I think the math is a little more complicated than that. The expected return on the 401K and the benefit of delaying (or, as noted above, removing altogether if a FIRE candidate who can do the Roth shuffle) the taxes due on those earnings need to be compared to cost of the debt. It's not a comparison of 25%, which is a marginal tax rate, to the 7%.

One (among many) ways to look at it - assume:

1) The loan will be paid off in 5 years. $115K at 7.55% over 5 years = $2,307.10/mo, so assume that after-tax cash flow is available.

2) A $36K lump sum is available, and can either go into 401k funds or (after paying tax) pre-paying loan principal.

3) Income is too high to use the SL interest deduction on federal taxes

4) Investments earn 5%

5) Marginal tax bracket is 28%

If the $36K goes into the 401k, after 60 months

- the mortgage is paid

- the 401k funds have grown to $45,946.14

If the $36K goes toward the loan principal,

- $10,080 is paid in taxes, and $25,920 pays principal

- the loan is paid after 45 months, with a final month payment of $1,074.51, leaving $1,232.59 for investment that month

- for the remaining 15 months, the $2,307.10 is invested in a taxable account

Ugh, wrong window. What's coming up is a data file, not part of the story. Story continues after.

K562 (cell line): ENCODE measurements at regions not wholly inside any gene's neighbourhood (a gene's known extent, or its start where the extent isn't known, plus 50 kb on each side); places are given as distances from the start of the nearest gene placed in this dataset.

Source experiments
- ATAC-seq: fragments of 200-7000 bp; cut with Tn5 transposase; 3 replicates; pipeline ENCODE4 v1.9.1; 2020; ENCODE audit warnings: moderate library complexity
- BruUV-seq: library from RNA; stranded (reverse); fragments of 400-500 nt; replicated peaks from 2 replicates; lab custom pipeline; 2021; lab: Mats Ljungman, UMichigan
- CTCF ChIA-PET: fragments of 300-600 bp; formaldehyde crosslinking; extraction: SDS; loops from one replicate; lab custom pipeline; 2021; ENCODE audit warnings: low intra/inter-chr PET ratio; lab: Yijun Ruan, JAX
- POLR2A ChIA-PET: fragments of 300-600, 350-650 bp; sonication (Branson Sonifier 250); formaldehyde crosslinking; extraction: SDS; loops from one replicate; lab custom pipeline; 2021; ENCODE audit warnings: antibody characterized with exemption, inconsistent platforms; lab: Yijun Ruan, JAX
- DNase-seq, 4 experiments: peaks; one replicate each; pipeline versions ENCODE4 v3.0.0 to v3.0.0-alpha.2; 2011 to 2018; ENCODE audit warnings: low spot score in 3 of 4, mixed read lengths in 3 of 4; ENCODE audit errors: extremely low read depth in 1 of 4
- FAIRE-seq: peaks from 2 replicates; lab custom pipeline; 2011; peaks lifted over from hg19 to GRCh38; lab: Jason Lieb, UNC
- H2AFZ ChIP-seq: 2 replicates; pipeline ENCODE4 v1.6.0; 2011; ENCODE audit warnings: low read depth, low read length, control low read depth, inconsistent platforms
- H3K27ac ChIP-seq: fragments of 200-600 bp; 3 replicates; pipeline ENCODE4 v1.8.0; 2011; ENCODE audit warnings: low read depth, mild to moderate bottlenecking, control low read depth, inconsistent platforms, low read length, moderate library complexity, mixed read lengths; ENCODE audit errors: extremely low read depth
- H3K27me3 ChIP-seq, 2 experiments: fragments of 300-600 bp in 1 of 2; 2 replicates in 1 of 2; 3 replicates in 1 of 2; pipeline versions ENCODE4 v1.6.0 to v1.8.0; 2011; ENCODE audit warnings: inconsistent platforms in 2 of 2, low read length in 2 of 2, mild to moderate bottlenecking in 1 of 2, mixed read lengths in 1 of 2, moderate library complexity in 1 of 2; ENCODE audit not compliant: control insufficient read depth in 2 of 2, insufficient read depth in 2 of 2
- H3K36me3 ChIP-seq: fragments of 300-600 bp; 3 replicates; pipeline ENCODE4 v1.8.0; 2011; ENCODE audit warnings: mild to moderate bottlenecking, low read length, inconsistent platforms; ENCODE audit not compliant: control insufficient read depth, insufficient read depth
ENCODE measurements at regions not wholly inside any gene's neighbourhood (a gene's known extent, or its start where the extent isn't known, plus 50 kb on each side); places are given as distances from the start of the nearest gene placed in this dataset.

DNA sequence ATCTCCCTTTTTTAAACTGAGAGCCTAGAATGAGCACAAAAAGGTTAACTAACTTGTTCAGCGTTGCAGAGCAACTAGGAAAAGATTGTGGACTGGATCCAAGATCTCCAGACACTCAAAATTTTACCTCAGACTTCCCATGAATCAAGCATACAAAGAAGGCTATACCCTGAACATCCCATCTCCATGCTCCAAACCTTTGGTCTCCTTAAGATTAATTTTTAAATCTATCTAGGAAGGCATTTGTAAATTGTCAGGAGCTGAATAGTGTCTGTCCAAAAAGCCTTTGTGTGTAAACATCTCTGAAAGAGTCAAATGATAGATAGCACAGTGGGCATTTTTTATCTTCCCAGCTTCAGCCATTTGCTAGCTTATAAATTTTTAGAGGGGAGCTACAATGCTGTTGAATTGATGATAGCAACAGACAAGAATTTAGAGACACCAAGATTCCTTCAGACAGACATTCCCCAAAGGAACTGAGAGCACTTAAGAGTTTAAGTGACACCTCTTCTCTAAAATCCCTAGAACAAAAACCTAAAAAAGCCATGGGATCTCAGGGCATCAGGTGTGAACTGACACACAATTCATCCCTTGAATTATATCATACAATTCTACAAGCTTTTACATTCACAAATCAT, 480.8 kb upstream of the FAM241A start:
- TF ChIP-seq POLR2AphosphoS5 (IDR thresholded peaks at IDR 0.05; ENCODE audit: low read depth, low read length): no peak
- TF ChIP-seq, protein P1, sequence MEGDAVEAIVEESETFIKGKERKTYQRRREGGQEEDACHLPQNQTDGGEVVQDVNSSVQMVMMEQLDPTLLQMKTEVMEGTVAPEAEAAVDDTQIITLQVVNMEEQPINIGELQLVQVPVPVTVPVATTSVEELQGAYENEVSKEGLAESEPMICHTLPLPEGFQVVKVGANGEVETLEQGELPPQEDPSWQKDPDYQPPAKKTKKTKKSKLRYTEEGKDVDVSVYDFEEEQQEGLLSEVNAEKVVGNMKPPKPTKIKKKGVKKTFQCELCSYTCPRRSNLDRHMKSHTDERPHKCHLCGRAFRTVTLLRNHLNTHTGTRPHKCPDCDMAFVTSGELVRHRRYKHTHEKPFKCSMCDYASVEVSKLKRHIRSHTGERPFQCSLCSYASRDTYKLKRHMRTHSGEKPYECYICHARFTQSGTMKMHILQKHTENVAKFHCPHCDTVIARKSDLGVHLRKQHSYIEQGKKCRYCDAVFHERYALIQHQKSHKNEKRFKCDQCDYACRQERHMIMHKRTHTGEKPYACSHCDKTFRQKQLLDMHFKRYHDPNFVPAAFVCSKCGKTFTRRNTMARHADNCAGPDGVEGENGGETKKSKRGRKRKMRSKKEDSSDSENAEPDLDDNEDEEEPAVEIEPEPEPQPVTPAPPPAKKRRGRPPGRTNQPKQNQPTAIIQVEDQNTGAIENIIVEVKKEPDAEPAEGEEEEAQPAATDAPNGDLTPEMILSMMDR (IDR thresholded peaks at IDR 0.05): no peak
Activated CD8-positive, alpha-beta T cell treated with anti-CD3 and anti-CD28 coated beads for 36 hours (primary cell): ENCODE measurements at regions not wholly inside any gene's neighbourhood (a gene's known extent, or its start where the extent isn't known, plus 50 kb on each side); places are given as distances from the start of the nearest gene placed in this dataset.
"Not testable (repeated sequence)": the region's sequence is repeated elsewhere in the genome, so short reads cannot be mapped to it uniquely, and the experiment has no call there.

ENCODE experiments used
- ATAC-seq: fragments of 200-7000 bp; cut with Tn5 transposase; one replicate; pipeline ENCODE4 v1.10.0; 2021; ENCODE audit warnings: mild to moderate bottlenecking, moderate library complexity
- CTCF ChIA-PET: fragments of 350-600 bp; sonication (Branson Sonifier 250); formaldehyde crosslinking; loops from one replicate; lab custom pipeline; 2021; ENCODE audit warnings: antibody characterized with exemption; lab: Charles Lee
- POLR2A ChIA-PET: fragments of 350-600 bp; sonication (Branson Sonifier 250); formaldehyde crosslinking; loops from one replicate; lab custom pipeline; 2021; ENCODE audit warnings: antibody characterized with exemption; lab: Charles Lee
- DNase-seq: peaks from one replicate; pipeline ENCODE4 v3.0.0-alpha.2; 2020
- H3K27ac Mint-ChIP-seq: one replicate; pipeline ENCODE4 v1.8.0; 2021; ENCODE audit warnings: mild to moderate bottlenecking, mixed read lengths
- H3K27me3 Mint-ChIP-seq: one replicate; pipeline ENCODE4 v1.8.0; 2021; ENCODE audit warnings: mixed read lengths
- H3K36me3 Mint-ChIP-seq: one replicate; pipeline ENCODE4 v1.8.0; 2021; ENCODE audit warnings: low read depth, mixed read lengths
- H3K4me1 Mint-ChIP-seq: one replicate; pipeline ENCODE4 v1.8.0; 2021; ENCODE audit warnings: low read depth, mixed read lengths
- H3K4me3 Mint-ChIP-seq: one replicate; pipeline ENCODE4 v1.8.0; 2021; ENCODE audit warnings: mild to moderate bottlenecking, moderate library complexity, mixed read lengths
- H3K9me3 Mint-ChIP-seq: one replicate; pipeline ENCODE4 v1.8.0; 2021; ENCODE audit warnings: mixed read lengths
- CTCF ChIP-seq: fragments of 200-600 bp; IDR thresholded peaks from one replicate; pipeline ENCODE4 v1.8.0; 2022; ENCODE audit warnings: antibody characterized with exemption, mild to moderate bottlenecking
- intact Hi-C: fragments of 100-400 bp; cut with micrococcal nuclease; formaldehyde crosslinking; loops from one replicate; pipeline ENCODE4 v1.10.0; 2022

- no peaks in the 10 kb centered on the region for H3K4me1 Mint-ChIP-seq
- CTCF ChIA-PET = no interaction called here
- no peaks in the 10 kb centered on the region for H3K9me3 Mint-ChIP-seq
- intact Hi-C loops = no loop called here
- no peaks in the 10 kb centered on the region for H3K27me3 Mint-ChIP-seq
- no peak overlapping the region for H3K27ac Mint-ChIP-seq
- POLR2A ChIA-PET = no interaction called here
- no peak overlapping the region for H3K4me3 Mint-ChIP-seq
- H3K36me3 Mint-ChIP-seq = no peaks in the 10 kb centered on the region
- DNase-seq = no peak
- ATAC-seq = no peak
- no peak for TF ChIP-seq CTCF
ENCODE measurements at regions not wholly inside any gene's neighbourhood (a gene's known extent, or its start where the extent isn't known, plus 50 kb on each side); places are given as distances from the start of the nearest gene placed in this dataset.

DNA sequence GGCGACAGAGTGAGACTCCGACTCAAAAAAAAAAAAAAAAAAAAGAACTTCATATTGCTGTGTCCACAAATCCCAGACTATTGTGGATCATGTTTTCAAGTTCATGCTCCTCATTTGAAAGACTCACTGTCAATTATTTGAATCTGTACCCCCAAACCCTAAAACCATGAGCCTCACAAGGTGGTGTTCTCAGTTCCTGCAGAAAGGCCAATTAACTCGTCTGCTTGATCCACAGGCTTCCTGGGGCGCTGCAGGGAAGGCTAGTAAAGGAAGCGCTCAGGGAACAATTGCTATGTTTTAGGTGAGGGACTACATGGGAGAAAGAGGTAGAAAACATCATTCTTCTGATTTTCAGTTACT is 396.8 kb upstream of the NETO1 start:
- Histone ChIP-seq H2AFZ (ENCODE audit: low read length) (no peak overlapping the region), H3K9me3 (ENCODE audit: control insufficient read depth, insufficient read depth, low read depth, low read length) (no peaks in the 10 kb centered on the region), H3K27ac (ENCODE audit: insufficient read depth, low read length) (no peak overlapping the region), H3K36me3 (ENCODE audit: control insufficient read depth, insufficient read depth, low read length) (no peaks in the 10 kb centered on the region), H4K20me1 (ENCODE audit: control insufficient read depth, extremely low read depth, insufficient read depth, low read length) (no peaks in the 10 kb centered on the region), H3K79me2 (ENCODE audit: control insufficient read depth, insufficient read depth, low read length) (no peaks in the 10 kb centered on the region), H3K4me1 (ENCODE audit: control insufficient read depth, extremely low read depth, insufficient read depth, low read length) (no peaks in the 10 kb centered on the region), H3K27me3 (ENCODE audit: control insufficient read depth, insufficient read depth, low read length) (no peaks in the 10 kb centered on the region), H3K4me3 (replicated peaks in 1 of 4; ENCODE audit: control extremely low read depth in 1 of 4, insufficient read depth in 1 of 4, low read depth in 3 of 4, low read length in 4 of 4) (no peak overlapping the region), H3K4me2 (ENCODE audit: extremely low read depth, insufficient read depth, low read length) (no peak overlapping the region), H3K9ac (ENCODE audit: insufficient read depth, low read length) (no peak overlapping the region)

After 60 months,

- the mortgage is paid

- the taxable account has grown to $36,946.23 with a basis of $35,839.09

Then the question becomes, "which is worth more: $45,946 in a 401k or $36,946 in taxable?" That answer isn't straightforward, because it depends not only on the tax rates but the number of years before the money is withdrawn. E.g., if

P1, t1 = the 401k principal and tax rate

P2, t2 = the taxable principal and tax rate

we have for after tax values:

401k = P1 * (1+i)^n * (1-t1)

taxable = P2 * (1+i)^n * (1-t2) + t2*P2 (because the tax is due not on the entire amount but only the amount above the basis)

Of course, if t2=0 then the ratio 401k/taxable reduces to P1/P2 * (1-t1).

With P1 = 45,946 and P2=36,946 the options are equal (with t2=0) when t1 = 19.6%.

So - assuming all the above assumptions hold - if the expected overall tax rate on the 401k withdrawals in retirement is <19.6%, put the money in the 401k. Otherwise prepay the loan.

If, however, the capital gains tax on the taxable withdrawals is 15% instead of zero, the breakeven (i.e., above which the loan prepayment is better) 401k withdrawal taxes become

for 10 years, 24.2%

for 20 years, 27.1%

for 30 years, 28.9%

If reality differs from the assumptions, the conclusion may also change. E.g., if the investment returns are 8% instead of 5% the breakeven 401k withdrawal tax rates are

For t2=0, 28.9%

For t2=15%,

for 10 years, 34.6%

for 20 years, 37.2%

for 30 years, 38.5%

If the current marginal rate is higher than 28%, that will increase all the breakeven rates calculated above (i.e., make it more likely the 401k is the better option).

ETA one other assumption: no taxes on the taxable account until withdrawn (e.g., all increases due to capital gains alone). Imposing any annual taxes makes the 401k that much better.